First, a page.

The Threats of Corporate Power and Constant Consumerism

[W]e shouldn’t think that there are any truth to the rumors that the lesions are the result of any activity of American industry. ... The people of the United States know, as I know, that that is just plain hooey. ... Okay, we need to remember that America is the nation of freedom, and that freedom, my friends, freedom does not lesions make.

This feed chatter, which concludes the chapter “undervalued truffle” in Part 3, focuses on a speech from U.S. President Trumbull, and reveals the extensive and almost complete reach of corporate power. It is clear that President Trumbull is in the pockets of corporate entities and that he is entirely willing to spread their propaganda. He lies to Americans that their red sores, or lesions, are not the result of any industrial pollution, and confuses the issue, thus hoping to diminish people’s concern, by evoking American ideals, falsely relating unchecked corporate power with freedom. President Trumbull’s poor grammar, writing “there are” instead of “there is” and his lack-luster word choices such as “plain hooey” also speak volumes. In a dumbed down society where most people don’t learn to read or write, even the president appears unintelligent and uneducated. If he is more educated than his people, he purposefully dumbs down the language he uses when addressing the public, knowing that if he sounds too smart, he will risk missing the mark. More likely than not, however, is that he is just as uneducated. Either way, because of the feed’s effect on Americans, it is likely that they will readily accept President Trumbull’s words, even as the truth about environmental destruction is written on their own skin.

I remember, as the last forests fell . . . at about that time, we would see hawks and eagles in the cities. People walked outside more, back then. The temperature usually didn’t get about a hundred.

The chapter “nudging” in Part 3 concludes with excerpts such as this from the feedcast “AMURICA: A PORTRAIT IN GEEZERS” that feel especially haunting. Throughout feed, readers learn that corporations have monetized and destroyed the environment. Oceans are dead, lake bottoms shine with advertisements, and land no longer naturally produces food. What is more, most of the novel’s characters don’t care. No one in Titus’s family is fazed, for example, when Titus’s father tells Violet that air factories and real estate are more valuable than forests and trees. In this incorrectly spelled feedcast, however, readers get a sense of an older generation that laments the loss of the natural world and an earlier time when America balanced on a precipice. It is clear, though, that despite the warnings about impending ecological destruction, corporations were allowed to continue their practices unchecked, and they did so, only adjusting their behavior to increase their profits. Like feed itself, readers can see this passage as a warning for our own time, and what can happen if immediate measures aren’t taken to prioritize the Earth’s health over corporate profit.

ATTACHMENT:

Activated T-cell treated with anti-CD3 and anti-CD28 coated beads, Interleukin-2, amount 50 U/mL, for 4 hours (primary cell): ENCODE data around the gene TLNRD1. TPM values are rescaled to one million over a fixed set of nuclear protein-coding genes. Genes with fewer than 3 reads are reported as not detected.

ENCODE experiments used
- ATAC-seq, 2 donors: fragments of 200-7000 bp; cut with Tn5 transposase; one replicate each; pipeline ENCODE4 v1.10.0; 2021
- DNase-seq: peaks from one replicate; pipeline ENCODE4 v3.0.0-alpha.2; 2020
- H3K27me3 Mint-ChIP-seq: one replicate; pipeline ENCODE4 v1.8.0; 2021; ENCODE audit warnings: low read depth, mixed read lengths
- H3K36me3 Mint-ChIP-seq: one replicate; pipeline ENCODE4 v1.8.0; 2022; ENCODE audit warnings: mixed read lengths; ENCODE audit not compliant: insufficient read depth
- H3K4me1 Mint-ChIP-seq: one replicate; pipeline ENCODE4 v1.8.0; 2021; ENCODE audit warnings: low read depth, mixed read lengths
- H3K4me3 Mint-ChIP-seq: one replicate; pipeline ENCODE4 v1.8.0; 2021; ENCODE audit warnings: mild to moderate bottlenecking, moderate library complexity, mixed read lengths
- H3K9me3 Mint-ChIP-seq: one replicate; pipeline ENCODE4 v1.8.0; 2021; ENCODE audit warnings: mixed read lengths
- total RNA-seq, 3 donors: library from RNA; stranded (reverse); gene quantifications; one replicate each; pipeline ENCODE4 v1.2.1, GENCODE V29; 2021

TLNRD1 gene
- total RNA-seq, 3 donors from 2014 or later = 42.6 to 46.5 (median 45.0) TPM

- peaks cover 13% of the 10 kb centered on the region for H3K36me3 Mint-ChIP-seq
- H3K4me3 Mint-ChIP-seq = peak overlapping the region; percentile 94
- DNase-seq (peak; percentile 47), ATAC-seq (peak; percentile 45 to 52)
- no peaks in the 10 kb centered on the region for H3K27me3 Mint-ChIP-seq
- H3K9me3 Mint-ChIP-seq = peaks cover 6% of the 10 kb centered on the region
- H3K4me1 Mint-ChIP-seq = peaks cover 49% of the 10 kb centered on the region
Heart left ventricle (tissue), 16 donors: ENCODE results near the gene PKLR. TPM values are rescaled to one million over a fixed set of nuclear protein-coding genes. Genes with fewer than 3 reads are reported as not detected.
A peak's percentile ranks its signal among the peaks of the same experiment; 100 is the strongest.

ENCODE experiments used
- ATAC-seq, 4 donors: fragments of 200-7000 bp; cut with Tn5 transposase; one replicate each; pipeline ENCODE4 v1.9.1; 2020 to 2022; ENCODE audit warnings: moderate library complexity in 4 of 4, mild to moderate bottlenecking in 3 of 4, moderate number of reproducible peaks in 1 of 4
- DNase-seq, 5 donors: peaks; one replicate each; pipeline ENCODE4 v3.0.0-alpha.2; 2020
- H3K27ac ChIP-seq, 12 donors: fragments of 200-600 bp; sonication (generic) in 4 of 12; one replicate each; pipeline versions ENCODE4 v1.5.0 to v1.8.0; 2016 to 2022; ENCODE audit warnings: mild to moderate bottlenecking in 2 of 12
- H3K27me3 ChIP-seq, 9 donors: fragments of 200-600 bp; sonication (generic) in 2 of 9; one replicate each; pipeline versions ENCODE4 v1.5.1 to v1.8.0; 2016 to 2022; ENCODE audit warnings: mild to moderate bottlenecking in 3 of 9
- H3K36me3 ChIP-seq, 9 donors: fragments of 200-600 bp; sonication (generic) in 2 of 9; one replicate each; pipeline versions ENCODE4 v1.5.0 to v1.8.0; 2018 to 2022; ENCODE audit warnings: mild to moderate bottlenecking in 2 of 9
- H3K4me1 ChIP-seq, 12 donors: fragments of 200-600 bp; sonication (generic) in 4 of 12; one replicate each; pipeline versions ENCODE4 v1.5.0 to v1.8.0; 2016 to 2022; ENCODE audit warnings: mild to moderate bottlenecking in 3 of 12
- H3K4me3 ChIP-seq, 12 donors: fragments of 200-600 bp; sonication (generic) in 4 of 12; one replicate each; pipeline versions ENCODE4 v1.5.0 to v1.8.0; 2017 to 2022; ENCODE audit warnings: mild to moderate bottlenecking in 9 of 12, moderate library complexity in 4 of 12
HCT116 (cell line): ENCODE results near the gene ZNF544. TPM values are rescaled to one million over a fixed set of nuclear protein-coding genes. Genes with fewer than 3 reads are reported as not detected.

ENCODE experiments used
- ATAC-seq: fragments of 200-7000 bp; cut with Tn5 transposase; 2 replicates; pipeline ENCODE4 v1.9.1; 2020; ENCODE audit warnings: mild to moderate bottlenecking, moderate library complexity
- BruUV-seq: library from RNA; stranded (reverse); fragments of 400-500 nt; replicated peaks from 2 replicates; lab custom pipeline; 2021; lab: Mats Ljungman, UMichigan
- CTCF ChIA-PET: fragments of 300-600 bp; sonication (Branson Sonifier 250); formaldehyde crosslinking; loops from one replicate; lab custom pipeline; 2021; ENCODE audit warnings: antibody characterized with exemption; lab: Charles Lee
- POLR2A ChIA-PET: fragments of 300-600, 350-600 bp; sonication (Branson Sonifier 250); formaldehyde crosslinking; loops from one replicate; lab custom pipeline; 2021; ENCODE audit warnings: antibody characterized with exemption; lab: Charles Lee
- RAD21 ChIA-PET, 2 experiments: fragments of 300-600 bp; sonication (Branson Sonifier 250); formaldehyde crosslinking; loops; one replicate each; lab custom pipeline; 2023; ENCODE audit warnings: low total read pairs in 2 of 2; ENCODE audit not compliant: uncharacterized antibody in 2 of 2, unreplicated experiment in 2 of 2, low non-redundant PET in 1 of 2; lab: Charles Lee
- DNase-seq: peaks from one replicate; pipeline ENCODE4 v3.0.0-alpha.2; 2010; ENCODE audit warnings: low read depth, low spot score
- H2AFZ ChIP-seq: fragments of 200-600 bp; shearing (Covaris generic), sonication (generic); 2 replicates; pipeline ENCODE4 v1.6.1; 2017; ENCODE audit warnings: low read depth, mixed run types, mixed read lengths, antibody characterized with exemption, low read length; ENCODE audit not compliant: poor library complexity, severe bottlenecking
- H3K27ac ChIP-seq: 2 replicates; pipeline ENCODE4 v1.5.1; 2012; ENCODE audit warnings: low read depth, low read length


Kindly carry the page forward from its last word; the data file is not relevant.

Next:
When you have the feed all your life, you’re brought up to not think about things. Like them never telling you that it’s a republic and not a democracy. It’s something that makes me angry, what people don’t know about these days. Because of the feed, we’re raising a nation of idiots. Ignorant, self-centered idiots.

In the chapter “the dimples of delglacey” in Part 3, Violet and Titus exchange a powerful chat that reveals a massive chasm between their education and awareness levels. Earlier, Titus praises corporate-run School™ for investing in the future and teaching students what he believes is meaningful material, including how to use their feeds and find bargains. Violet, who has been home-schooled and didn’t receive her feed until she was seven, however, knows better. Even in those seven years, Violet was able to learn a different truth than what is presented by the feed, and she learned how to think for herself, a skill most people do not have for if they did, they might disrupt the status quo. Here, Violet voices her disdain and fear regarding the entire situation. She reveals that she is acutely aware and concerned that the Earth is dying, that people are suffering, and that the problems stem from unchecked corporate power. She knows, too, that profit-driven corporations have duped so many Americans, particularly those who’ve had their feeds since birth, into constantly consuming while lulling them into lives of ignorance and complacency. In this scene, and throughout much of their relationship, Violet hopes to open Titus’s eyes and show him the truth.

The Loss of Individuality

Violet was standing near the fountain and she had a real low shirt on, to show off her lesion, because the stars of Oh? Wow! Thing! had started to get lesions, so now people were thinking better about lesions, and lesions even looked kind of cool.

This passage, narrated by Titus at the beginning of the chapter “lose the chemise” in Part 3, shows just how powerful and persuasive the feed can be. Even unique, intelligent, informed Violet, who is wise to the feed’s flaws, has been influenced by the popular feedcast Oh? Wow! Thing! and has forfeited part of her individuality as a result. What is especially striking in this scene is that Violet, and later, Titus and his circle of friends, follow the trend of allowing oneself to have a lesion simply because it is started by stars. They seem unable to recognize that a lesion is a wound, an injury that weakens the body’s health and integrity, something that in the past people worked hard to avoid and heal from. In the process, they also ignore how the lesions are caused, and how they affect their health. Given the corporations’ power, and effort to lie to Americans about causing the sores, it is conceivable that corporations influenced the feedcast’s stars to show off their own lesions in a positive light. It may sound far-fetched, but the scenario parallels the tobacco industry’s infiltration of Hollywood, in which stars were paid to smoke so viewers would associate smoking with wealth, power, or glamour and follow suit.

They try to figure out who you are and to make you conform to one of their types for easy marketing. It’s like a spiral: They keep making everything more basic so it will appeal to everyone. And gradually, everyone gets used to everything being basic, so we get less and less varied as people, more simple.